Nevertheless it all falls back to these high level principal components.

Should your Municipality be open to exploring the need, the application and benefits of a Security Risk Assessment, contact Michael White Group today, and we will be happy to answer your questions or provide quotations.

Is Road Salt Really Worth the Risk?

If you live somewhere that has a snowy winter, there is no doubt you are familiar with ‘ice-melts’ or ‘road-salts’ being used to create traction and melt ice build-up. Using an ice melt or salt makes it safer to get around outside, both on foot and while driving during these cold, snowy months. You can pick up a bag of salt at most corner stores, hardware stores etc. When a storm is coming, you’ll see fleets of large trucks spreading salt across the city streets and parking-lots alike. But – What is the ‘salt’ being used to melt the snow? Is it safe? Below we will outline 3 of the most common ingredients of ice melt products, and the potential effects on humans, children, pets and the environment.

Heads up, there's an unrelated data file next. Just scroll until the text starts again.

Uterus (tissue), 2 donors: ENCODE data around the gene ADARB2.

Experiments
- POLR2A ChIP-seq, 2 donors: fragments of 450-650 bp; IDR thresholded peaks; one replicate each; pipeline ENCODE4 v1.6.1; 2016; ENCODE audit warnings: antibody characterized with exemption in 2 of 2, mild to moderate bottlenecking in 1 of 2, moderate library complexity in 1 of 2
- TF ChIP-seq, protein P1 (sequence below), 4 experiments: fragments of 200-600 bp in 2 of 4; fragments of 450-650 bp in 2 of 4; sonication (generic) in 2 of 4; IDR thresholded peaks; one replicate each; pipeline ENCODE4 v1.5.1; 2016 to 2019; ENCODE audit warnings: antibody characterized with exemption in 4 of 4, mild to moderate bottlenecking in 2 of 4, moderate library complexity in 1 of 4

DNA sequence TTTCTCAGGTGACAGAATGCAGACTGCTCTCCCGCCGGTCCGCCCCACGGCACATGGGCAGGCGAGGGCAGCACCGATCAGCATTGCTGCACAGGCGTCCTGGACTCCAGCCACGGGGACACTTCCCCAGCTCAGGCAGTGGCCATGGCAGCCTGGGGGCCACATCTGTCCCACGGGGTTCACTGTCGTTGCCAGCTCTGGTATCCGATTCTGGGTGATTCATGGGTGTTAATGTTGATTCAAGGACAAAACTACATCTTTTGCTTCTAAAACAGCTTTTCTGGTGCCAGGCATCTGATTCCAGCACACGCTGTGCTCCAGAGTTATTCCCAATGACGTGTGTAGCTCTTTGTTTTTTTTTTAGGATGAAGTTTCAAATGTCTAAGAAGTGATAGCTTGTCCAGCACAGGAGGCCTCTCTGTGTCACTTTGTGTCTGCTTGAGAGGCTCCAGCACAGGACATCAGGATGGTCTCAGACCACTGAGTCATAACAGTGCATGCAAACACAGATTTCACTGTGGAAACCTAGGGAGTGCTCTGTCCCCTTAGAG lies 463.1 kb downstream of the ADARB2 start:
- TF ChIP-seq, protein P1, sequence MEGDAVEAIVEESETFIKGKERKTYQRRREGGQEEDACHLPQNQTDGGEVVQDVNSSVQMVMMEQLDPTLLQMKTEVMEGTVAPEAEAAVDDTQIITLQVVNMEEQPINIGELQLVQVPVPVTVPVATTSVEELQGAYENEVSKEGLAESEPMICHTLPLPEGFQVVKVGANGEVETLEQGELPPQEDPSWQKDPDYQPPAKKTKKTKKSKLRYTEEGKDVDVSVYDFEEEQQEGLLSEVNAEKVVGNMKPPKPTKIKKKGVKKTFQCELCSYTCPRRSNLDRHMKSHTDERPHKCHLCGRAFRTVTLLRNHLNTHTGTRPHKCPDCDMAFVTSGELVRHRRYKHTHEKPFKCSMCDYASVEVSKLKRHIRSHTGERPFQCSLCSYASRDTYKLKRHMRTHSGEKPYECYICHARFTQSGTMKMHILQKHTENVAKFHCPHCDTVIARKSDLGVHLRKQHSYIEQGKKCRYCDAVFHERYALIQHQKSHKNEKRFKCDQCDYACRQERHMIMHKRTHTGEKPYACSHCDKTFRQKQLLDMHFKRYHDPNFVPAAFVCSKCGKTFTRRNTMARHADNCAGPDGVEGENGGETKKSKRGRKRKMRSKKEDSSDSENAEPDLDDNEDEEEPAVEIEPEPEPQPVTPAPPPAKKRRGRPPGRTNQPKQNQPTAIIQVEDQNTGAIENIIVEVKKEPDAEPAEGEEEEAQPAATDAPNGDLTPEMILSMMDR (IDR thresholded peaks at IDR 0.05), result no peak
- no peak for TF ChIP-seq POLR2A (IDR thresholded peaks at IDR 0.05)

Sodium Chloride:

Sodium Chloride is the natural mined mineral form of table salt – rock salt or halite as it is sometimes referred. Sodium Chloride is “one of the most abundant minerals on Earth and an essential nutrient for many animals and plants. It is naturally found in seawater and in underground rock formations.” Source Sodium Chloride is generally inexpensive in comparison to other types of ice-melting products, however its “lowest effective temperature [is] 20°F (-7°C), [making it a] relatively slow and ineffective ice-melter when temperatures are coldest.” Source